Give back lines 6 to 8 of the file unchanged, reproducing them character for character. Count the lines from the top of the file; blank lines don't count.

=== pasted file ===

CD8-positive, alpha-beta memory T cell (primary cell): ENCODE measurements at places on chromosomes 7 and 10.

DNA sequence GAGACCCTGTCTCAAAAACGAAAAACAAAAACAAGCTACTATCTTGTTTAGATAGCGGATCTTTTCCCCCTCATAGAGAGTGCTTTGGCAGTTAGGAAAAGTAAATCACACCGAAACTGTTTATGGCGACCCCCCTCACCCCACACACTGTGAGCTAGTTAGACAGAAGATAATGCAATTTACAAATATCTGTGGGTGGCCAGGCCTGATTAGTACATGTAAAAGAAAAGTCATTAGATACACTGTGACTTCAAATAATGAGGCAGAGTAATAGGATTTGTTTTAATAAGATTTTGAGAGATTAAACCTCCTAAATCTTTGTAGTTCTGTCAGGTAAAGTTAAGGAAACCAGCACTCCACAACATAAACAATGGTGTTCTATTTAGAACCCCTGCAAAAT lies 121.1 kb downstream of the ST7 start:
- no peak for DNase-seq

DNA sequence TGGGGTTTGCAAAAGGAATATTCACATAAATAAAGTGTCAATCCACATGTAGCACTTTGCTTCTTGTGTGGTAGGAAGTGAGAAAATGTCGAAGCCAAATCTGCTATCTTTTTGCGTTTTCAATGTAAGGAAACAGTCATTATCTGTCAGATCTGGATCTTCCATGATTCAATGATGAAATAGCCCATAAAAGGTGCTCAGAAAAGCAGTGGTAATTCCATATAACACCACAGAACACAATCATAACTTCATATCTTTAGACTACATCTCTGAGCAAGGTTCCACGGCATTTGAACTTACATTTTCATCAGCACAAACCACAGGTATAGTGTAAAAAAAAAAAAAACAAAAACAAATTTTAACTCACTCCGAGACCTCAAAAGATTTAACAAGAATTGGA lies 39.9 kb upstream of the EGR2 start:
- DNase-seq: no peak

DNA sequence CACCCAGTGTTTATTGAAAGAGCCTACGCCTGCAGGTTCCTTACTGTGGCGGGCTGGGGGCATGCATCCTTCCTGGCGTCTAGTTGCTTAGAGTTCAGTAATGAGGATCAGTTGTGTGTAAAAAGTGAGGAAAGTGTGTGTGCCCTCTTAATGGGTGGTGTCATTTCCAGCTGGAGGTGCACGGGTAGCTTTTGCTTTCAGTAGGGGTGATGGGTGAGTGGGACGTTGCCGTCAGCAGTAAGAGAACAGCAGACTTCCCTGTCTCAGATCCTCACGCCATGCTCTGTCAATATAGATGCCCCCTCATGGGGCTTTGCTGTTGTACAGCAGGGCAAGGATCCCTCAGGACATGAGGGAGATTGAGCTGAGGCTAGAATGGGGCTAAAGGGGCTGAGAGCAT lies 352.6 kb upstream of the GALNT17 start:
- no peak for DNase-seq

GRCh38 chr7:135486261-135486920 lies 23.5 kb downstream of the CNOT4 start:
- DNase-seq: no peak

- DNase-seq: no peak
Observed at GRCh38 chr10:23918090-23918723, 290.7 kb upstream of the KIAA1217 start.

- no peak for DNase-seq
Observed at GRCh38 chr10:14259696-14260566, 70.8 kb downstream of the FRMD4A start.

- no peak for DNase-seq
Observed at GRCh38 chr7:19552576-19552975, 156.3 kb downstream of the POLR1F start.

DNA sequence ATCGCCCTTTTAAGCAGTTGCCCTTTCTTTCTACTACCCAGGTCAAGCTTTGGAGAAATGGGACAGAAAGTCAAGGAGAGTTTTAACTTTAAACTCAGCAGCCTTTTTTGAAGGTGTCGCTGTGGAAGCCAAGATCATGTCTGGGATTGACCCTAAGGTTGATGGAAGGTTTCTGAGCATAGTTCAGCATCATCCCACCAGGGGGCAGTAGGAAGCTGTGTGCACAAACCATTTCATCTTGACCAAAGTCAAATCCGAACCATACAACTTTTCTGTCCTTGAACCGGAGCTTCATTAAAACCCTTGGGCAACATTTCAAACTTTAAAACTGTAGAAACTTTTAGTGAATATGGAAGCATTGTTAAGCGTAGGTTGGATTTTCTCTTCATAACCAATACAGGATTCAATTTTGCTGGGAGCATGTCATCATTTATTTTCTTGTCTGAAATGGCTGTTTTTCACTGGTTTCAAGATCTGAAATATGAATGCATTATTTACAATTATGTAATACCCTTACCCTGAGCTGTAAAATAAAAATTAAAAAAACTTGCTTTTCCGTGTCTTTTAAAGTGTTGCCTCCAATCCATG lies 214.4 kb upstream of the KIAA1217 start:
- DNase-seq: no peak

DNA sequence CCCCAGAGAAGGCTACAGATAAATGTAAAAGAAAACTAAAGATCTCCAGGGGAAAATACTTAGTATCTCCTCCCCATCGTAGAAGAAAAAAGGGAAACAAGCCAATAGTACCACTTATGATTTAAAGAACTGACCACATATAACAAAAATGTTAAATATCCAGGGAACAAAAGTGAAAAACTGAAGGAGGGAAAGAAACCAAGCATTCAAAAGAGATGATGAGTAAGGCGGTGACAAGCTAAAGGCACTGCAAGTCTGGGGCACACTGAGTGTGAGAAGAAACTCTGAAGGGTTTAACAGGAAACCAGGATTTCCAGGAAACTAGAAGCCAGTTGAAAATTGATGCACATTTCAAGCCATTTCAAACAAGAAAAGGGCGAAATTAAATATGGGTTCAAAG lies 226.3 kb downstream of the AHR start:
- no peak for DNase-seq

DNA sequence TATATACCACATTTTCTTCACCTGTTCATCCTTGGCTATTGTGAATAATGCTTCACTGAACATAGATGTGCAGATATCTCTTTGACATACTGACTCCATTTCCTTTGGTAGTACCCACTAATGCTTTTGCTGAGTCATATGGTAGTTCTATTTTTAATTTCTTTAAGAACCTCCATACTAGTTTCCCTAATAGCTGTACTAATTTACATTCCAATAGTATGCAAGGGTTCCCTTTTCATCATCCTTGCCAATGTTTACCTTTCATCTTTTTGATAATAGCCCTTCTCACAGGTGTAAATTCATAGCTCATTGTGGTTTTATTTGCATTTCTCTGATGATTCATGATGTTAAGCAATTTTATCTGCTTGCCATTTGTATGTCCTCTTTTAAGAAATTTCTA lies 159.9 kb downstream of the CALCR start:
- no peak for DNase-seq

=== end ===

DNA sequence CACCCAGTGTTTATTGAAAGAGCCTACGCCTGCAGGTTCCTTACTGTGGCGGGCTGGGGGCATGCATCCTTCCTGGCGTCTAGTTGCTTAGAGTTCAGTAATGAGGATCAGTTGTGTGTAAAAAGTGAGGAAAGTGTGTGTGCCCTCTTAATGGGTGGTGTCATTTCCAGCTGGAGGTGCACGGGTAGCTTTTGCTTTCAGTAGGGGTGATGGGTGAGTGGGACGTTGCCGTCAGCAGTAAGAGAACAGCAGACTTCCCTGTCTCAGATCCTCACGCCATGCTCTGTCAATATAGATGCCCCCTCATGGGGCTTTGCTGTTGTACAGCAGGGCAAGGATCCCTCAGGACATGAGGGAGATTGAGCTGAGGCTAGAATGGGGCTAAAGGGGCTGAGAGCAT lies 352.6 kb upstream of the GALNT17 start:
- no peak for DNase-seq

GRCh38 chr7:135486261-135486920 lies 23.5 kb downstream of the CNOT4 start: